Meeting the Moment: The U.S. and the UN in 2023

Confronting the Climate Emergency: Creating a Sustainable and Just Future

The climate crisis is the defining issue of our time. From shifting weather patterns that threaten food production, to rising sea levels that increase the risk of catastrophic flooding, the impacts of climate change are global in scope and unprecedented in scale.

Over the past two centuries, modern energy, agriculture, and industrial practices have greatly increased the level of heat-trapping greenhouse gases (especially carbon dioxide and methane) in the atmosphere. There is broad scientific agreement that the world is warming as a result, with damaging and unpredictable impacts on weather. The world is already experiencing the effects of unchecked climate change, including increasingly severe storms and wildfires, extreme droughts, and devastating floods threatening people, ecosystems, and economies.

The Role of the UN

The UN is at the forefront of the effort to save our planet. In 1992, its Earth Summit led to the creation of the United Nations Framework Convention on Climate Change (UNFCCC) as a first step in addressing the climate crisis. The treaty committed signatories to avoiding dangerous human interference with the climate system and reducing emissions commensurate with their levels of development. U.S. President George H.W. Bush signed the treaty, and the Senate unanimously ratified it.

In 1998, the World Meteorological Organization (WMO) and United Nations Environment Programme (UNEP) founded the UN Intergovernmental Panel on Climate Change (IPCC) to provide governments with the best scientific information so policymakers could develop sound climate change policies. In 2014, the IPCC provided more clarity about the role of human activities in climate change when it released its Fifth Assessment Report. Its conclusion: Climate change is real, and human activities are the main cause.

The IPCC’s report, released in February 2022, found that the impacts of climate change are already more widespread and severe than expected; that even if the world rapidly decarbonizes, some climate impacts are unavoidable; and that for every one-tenth of a degree of warming above 1.5°C above preindustrial levels, threats to biodiversity, food security, and access to clean water, among other things, rise dramatically.

Climate Negotiations

After years of negotiations facilitated by the UNFCCC, including the Kyoto Protocol in 1997 and the Copenhagen Accord in 2009, a breakthrough was achieved with the Paris Agreement in 2015.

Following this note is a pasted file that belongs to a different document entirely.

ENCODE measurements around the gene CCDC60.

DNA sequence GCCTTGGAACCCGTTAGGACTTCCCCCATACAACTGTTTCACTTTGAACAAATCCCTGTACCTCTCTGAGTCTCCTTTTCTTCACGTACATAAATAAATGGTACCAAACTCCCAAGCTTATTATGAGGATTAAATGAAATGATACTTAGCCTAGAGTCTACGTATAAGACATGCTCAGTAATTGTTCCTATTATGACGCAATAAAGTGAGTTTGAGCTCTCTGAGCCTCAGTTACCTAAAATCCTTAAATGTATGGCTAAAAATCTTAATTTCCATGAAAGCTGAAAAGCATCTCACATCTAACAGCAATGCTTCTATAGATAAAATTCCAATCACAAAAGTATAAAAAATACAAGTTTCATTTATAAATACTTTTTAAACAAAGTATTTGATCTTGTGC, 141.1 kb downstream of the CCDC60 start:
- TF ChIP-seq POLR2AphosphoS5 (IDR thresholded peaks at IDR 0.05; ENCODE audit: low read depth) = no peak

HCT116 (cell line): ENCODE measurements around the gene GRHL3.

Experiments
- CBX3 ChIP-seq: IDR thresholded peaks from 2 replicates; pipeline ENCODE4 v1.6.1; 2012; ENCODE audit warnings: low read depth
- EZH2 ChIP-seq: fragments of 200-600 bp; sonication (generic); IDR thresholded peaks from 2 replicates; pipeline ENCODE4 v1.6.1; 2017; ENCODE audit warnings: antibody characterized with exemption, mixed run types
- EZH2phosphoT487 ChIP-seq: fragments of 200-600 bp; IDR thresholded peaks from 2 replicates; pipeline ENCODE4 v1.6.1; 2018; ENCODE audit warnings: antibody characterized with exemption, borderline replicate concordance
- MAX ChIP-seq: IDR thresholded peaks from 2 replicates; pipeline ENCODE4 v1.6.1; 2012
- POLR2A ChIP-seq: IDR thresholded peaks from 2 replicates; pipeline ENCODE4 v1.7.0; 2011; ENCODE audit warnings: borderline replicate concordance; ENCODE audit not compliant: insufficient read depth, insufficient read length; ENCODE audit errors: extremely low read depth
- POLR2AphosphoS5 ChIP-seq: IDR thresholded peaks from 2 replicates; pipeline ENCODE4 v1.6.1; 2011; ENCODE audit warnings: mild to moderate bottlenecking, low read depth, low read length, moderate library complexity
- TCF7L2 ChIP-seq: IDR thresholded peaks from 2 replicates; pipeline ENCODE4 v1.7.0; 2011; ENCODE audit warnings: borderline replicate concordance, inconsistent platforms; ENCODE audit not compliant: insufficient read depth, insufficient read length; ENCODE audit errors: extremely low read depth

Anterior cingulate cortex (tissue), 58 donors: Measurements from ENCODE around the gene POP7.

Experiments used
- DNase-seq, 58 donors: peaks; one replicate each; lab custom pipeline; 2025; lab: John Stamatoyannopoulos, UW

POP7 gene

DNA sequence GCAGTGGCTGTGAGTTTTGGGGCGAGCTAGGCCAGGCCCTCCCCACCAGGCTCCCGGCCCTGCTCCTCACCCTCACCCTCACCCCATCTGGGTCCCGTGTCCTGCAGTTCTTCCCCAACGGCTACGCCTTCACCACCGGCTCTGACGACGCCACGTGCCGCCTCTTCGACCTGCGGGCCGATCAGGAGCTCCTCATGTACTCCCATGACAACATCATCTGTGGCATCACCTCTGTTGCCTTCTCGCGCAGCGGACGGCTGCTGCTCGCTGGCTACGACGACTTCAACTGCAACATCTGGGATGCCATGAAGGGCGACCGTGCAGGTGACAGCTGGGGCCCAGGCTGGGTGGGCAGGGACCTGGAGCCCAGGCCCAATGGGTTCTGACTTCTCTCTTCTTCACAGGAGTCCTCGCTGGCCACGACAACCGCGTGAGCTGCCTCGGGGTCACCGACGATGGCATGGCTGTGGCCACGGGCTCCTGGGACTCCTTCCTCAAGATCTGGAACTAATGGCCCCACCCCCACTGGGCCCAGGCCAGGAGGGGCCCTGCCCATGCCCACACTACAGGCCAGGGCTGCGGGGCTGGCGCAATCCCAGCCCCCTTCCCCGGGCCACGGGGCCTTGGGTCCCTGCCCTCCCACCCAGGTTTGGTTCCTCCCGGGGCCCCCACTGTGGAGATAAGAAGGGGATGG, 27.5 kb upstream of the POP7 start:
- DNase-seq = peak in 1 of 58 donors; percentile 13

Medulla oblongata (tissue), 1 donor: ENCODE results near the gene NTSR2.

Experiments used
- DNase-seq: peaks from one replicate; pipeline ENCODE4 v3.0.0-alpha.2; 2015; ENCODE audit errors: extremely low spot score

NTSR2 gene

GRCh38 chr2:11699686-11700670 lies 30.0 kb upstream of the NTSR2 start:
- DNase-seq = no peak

The agreement charted a new course in global climate efforts by bringing all nations together for the first time under a common framework to combat climate change. The agreement’s central aim is to keep the global temperature rise well below 2°C above preindustrial levels while pursuing efforts to limit the increase to 1.5°C.

The agreement is based on national action plans, called nationally determined contributions (NDCs), which are to be strengthened over time every five years starting in 2020. The agreement also reaffirmed a commitment to mobilize $100 billion each year from public and private sources to help developing economies limit their greenhouse gas emissions and adapt to the impacts of climate change.

Challenges and Steps Forward

Despite the adoption of the Paris Agreement, given the enormity of the task of putting the world on a low-GHG emissions trajectory, progress has been slow. Each of the past eight years was the hottest on record, and recent reports have found that global emissions continue to rise, even in light of the slowdown of the global economy due to the COVID-19 pandemic.

After a yearlong delay because of the pandemic, world leaders, representatives of the private sector, and activists gathered for COP26 in Glasgow in November 2021 to take stock of progress, finalize the rules of the Paris Agreement, and chart a path forward. While leaders made some tangible progress, significant gaps remained, especially in the ambition and implementation of the pledges countries put forward. To keep temperatures from rising above 1.5°C, emissions in developed economies will need to continue to decrease rapidly, while emissions in emerging and developing economies such as China and India will need to quickly peak and then also similarly plummet. Unfortunately, that is still not the most likely scenario, and much more work will need to be done to ensure that national actions match international promises.